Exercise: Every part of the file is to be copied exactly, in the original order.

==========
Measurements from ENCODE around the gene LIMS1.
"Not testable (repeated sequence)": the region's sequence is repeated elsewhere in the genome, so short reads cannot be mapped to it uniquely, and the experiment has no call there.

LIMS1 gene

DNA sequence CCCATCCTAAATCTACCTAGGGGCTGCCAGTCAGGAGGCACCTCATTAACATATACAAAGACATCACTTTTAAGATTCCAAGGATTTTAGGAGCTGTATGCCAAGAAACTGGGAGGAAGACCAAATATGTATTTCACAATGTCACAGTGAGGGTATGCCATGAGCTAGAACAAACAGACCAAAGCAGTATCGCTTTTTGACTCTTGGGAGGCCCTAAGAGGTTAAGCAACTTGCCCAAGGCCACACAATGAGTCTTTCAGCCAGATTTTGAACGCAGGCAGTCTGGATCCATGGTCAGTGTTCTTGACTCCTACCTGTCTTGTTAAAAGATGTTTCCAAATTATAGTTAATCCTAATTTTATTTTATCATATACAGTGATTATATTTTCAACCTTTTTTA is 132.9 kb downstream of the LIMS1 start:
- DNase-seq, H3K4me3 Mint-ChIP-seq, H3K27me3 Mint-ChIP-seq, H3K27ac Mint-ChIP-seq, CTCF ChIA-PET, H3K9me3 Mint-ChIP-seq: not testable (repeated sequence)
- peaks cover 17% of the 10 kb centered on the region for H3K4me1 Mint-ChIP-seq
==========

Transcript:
Measurements from ENCODE around the gene LIMS1.
"Not testable (repeated sequence)": the region's sequence is repeated elsewhere in the genome, so short reads cannot be mapped to it uniquely, and the experiment has no call there.

LIMS1 gene

DNA sequence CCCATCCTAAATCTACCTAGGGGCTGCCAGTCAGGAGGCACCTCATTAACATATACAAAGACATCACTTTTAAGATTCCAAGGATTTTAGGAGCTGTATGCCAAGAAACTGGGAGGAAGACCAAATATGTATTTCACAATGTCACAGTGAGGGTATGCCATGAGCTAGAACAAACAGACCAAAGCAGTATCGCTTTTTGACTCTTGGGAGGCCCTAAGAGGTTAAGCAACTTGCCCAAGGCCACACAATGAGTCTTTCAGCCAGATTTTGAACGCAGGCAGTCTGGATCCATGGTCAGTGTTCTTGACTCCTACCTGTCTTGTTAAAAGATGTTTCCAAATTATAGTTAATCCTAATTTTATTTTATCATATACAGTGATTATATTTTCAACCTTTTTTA is 132.9 kb downstream of the LIMS1 start:
- DNase-seq, H3K4me3 Mint-ChIP-seq, H3K27me3 Mint-ChIP-seq, H3K27ac Mint-ChIP-seq, CTCF ChIA-PET, H3K9me3 Mint-ChIP-seq: not testable (repeated sequence)
- peaks cover 17% of the 10 kb centered on the region for H3K4me1 Mint-ChIP-seq